Her work functions like a mirror held up to black women … Janelle Mone performing in October. Photograph: Chelsea Lauren/WWD/Rex/Shutterstock

In January 2010, Beyonc announced a hiatus. She retired her Sasha Fierce alter ego and didnt release new recorded material until the following year. (For Beyonc, a hiatus only lasts 18 months.) It marked the first time she had put an explicit homage to soul, classic R&B and more ambitious arrangements ahead of profit. Shed never sounded blacker.

She also retired her father, Matthew Knowles, as her manager and took on that responsibility herself, via her company Parkwood Entertainment. When I decided to manage myself, it was important that I didnt go to some big management company, she said in 2013. I felt like I wanted to follow the footsteps of Madonna, and be a powerhouse and have my own empire and show other women when you get to this point in your career, you dont have to go sign with someone else and share your money and your success you do it yourself.

You can almost follow a direct line from this moment to her current work, which is increasingly pro-black, self-examining and intimate. Her quest for self-affirmation played out publicly when she came forward in 2015 as one of the artist-owners of streaming service Tidal, along with husband Jay-Z and just about every A-list musician around at the time. With more economic freedom came the ability to do as she pleases: that much was obvious from her heavily autobiographical self-titled album, surprise-released in 2013, then Lemonade in 2016.

This transition reverberates in the work of peers whove followed in her wake. On opposite sides of the pond, London rapper Little Simz and Afro-futuristic artist Janelle Mone embody the importance of owning the means of production. Simz self-released her first mixtape in 2010, aged 16, on label Age 101 a place for her and the rest of her Space Age rap collective to share their work. By 2013, Jay-Z and Kendrick Lamar had taken notice. Since then, Simz has branched off into comics, curated a genre-hopping festival Welcome to Wonderland: The Experience and returned to acting (see her now in the Netflix revival of Top Boy). Shes navigated the industry as both an eternal outsider and one of Britains most talented rappers, which seemed to frustrate her at first. The business caught up eventually a Mercury shortlisting here, some Radio 1 airplay there though these days she appears less bothered about external validation, perhaps having realised that the industry needs her more than vice versa.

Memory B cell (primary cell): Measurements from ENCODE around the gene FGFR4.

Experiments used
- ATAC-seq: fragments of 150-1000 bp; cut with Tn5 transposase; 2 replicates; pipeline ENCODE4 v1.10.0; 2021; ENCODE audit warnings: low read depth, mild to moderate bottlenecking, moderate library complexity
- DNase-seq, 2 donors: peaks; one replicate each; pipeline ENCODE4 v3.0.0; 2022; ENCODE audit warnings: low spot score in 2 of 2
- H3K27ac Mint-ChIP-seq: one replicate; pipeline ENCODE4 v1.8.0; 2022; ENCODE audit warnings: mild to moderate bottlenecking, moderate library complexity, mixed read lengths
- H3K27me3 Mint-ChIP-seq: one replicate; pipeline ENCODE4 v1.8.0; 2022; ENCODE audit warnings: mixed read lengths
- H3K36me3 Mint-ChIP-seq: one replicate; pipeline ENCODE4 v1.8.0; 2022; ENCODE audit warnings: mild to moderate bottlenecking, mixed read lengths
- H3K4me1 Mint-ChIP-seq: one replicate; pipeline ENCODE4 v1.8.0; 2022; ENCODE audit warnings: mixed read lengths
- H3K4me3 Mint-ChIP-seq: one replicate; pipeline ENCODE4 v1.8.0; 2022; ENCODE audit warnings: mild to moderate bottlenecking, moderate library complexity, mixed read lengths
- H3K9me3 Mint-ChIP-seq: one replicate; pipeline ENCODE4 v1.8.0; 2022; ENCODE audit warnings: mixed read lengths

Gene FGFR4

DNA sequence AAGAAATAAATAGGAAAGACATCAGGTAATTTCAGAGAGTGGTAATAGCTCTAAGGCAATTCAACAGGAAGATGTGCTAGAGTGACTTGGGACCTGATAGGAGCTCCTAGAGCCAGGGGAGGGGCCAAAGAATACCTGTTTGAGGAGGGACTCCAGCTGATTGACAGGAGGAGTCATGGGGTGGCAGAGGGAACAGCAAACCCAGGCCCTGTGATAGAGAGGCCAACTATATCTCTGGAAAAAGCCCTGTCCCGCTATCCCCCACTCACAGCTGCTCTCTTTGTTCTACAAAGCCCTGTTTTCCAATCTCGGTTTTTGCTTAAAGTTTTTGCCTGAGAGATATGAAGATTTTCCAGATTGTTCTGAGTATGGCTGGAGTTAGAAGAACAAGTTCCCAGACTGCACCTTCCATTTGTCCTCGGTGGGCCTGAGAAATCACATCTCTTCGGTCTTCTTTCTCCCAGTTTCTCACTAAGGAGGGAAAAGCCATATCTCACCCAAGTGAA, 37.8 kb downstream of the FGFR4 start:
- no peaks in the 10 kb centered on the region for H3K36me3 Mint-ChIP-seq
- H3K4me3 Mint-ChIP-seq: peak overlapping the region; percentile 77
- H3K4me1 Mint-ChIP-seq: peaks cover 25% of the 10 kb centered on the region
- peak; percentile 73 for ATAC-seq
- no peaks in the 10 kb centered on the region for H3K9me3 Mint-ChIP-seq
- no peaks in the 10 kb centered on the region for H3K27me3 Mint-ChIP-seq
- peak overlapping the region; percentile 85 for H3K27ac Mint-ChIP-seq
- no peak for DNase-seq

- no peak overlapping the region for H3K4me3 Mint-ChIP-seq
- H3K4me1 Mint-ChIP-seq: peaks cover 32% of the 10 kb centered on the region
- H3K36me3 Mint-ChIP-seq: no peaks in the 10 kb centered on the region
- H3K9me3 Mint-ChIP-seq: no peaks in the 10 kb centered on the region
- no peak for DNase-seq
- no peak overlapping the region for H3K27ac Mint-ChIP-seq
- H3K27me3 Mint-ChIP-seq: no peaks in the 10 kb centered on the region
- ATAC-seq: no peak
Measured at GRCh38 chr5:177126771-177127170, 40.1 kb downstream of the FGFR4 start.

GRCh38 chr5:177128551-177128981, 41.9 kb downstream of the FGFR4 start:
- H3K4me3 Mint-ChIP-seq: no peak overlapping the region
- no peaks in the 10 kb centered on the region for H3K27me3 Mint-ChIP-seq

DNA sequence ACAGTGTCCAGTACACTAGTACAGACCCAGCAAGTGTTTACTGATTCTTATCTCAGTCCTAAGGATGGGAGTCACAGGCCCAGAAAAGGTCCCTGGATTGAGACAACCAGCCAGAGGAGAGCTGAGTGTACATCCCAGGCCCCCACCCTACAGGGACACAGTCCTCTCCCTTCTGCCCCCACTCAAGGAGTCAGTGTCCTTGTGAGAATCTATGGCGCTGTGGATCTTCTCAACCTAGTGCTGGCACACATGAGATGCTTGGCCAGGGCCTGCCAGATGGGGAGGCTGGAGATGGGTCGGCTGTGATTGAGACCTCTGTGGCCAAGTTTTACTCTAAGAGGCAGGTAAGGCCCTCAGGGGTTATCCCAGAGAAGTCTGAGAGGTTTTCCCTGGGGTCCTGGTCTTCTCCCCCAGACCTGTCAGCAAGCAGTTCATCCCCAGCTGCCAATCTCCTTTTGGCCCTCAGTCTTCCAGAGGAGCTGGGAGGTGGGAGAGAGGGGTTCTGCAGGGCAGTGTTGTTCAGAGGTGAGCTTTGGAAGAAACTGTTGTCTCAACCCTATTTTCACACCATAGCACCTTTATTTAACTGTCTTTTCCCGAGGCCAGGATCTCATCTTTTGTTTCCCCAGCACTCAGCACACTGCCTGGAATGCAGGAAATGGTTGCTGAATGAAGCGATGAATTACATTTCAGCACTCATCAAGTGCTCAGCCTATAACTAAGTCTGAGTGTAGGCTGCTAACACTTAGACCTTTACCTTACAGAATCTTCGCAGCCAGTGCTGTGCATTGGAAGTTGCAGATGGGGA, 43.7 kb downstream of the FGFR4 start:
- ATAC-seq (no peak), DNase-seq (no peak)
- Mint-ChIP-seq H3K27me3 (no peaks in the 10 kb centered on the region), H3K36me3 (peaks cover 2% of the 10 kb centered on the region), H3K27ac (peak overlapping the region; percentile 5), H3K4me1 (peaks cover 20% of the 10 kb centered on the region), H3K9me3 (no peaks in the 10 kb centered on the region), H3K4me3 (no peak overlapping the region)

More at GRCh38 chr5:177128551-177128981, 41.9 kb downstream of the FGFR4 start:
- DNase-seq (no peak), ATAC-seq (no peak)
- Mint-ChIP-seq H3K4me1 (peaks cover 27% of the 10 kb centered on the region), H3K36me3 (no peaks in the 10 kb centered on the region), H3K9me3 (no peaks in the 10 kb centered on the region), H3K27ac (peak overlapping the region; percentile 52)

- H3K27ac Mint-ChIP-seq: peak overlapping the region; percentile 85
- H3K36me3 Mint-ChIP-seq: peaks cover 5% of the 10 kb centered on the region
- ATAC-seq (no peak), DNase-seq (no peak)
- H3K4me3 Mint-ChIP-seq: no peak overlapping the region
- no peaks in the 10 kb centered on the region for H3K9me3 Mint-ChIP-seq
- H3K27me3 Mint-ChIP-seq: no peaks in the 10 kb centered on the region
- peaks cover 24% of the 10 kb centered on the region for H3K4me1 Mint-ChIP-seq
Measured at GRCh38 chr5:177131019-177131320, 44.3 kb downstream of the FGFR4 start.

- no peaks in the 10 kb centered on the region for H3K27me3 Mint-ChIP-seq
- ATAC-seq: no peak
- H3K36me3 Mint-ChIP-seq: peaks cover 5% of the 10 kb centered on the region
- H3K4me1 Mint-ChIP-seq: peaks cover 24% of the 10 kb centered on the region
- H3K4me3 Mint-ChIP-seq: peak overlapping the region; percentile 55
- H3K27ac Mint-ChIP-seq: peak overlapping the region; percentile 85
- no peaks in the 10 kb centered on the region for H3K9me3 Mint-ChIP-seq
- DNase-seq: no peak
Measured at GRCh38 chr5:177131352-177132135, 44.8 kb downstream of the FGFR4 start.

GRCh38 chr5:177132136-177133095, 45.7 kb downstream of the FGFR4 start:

Rihanna scaled unprecedented levels by becoming the first black woman to head up a luxury fashion brand. Photograph: Caroline McCredie/Getty Images for Fenty Beauty by Rihanna

Mone, meanwhile, co-founded the Wondaland Arts Society which is a film and TV production company, a record label and an organising core for activism in Atlanta. When she moved there from Kansas City in 2001, her art-pop sound and left-field approach soon piqued the interest of Outkasts Big Boi. He introduced her to fellow polymath Sean Combs, who signed her in 2006. As a producer, social justice activist and actor (Moonlight, Hidden Figures) she chooses to uplift black people while acknowledging our complexities. Her 2018 album Dirty Computer confronted questions of gender, sensuality and desire; she can model in a Cover Girl campaign, lead a Black Lives Matter march and be CEO of a record label all roles that show dark-skinned black women theyre more than a worn-out stereotype. Her work functions like a mirror held up to black women, offering them representation in ways that white gatekeepers wouldnt instinctively understand.

This decade, I watched black musicians defy other traditional gatekeepers in the hard-to-crack world of fashion. Like Beyonc, Rihanna entered music as a teen, signing to Def Jam at 17. Now, shes scaled unprecedented levels by becoming the first black woman to head up a luxury fashion brand, with Fenty in partnership with French company LVMH. At the start of the decade, few would have seen her evolution coming. During her Loud era, all shrill EDM production and flame-red hair, she felt easy to dismiss as a pop-machine puppet, singing words written by other people. Now shes a savvy businesswoman, equally at home with music as with philanthropy, acting, design and beauty. Her line Fenty Beauty has shaken the cosmetics industry to its core, forcing a diversity of makeup shades into the market as her competitors scramble to react a sign of what will become a norm. Her Savage x Fenty line does the same for lingerie, essentially ringing the death knell for the Victorias Secret catwalk show by employing a diverse cast of models, as she did at New York fashion week in September.